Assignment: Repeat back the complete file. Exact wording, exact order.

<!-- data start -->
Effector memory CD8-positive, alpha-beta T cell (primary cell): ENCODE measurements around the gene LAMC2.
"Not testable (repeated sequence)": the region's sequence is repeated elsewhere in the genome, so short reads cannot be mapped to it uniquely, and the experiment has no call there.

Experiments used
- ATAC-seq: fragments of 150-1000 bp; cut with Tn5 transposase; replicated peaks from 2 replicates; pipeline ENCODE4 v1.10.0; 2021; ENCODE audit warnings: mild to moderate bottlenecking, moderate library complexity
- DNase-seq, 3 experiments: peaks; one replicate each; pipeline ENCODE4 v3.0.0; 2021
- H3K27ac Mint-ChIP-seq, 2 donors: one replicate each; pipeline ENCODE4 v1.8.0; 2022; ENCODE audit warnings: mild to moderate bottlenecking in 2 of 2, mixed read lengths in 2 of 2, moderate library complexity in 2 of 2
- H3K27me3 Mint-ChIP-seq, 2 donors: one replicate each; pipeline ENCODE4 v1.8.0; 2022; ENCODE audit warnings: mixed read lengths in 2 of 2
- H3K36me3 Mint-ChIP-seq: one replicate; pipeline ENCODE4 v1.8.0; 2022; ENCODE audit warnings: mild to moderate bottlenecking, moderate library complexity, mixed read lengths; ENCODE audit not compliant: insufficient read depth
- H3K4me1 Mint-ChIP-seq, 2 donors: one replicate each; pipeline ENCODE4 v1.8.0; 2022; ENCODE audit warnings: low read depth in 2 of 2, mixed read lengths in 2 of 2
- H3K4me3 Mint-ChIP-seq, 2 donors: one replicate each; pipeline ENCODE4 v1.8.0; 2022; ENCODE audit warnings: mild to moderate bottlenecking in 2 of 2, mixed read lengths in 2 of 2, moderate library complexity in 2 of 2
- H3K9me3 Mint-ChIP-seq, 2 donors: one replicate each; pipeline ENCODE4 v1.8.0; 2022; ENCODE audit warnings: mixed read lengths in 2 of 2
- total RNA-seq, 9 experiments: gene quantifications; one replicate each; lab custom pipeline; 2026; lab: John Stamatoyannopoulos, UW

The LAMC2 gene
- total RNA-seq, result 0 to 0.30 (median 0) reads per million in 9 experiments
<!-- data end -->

Effector memory CD8-positive, alpha-beta T cell (primary cell): ENCODE measurements around the gene LAMC2.
"Not testable (repeated sequence)": the region's sequence is repeated elsewhere in the genome, so short reads cannot be mapped to it uniquely, and the experiment has no call there.

Experiments used
- ATAC-seq: fragments of 150-1000 bp; cut with Tn5 transposase; replicated peaks from 2 replicates; pipeline ENCODE4 v1.10.0; 2021; ENCODE audit warnings: mild to moderate bottlenecking, moderate library complexity
- DNase-seq, 3 experiments: peaks; one replicate each; pipeline ENCODE4 v3.0.0; 2021
- H3K27ac Mint-ChIP-seq, 2 donors: one replicate each; pipeline ENCODE4 v1.8.0; 2022; ENCODE audit warnings: mild to moderate bottlenecking in 2 of 2, mixed read lengths in 2 of 2, moderate library complexity in 2 of 2
- H3K27me3 Mint-ChIP-seq, 2 donors: one replicate each; pipeline ENCODE4 v1.8.0; 2022; ENCODE audit warnings: mixed read lengths in 2 of 2
- H3K36me3 Mint-ChIP-seq: one replicate; pipeline ENCODE4 v1.8.0; 2022; ENCODE audit warnings: mild to moderate bottlenecking, moderate library complexity, mixed read lengths; ENCODE audit not compliant: insufficient read depth
- H3K4me1 Mint-ChIP-seq, 2 donors: one replicate each; pipeline ENCODE4 v1.8.0; 2022; ENCODE audit warnings: low read depth in 2 of 2, mixed read lengths in 2 of 2
- H3K4me3 Mint-ChIP-seq, 2 donors: one replicate each; pipeline ENCODE4 v1.8.0; 2022; ENCODE audit warnings: mild to moderate bottlenecking in 2 of 2, mixed read lengths in 2 of 2, moderate library complexity in 2 of 2
- H3K9me3 Mint-ChIP-seq, 2 donors: one replicate each; pipeline ENCODE4 v1.8.0; 2022; ENCODE audit warnings: mixed read lengths in 2 of 2
- total RNA-seq, 9 experiments: gene quantifications; one replicate each; lab custom pipeline; 2026; lab: John Stamatoyannopoulos, UW

The LAMC2 gene
- total RNA-seq, result 0 to 0.30 (median 0) reads per million in 9 experiments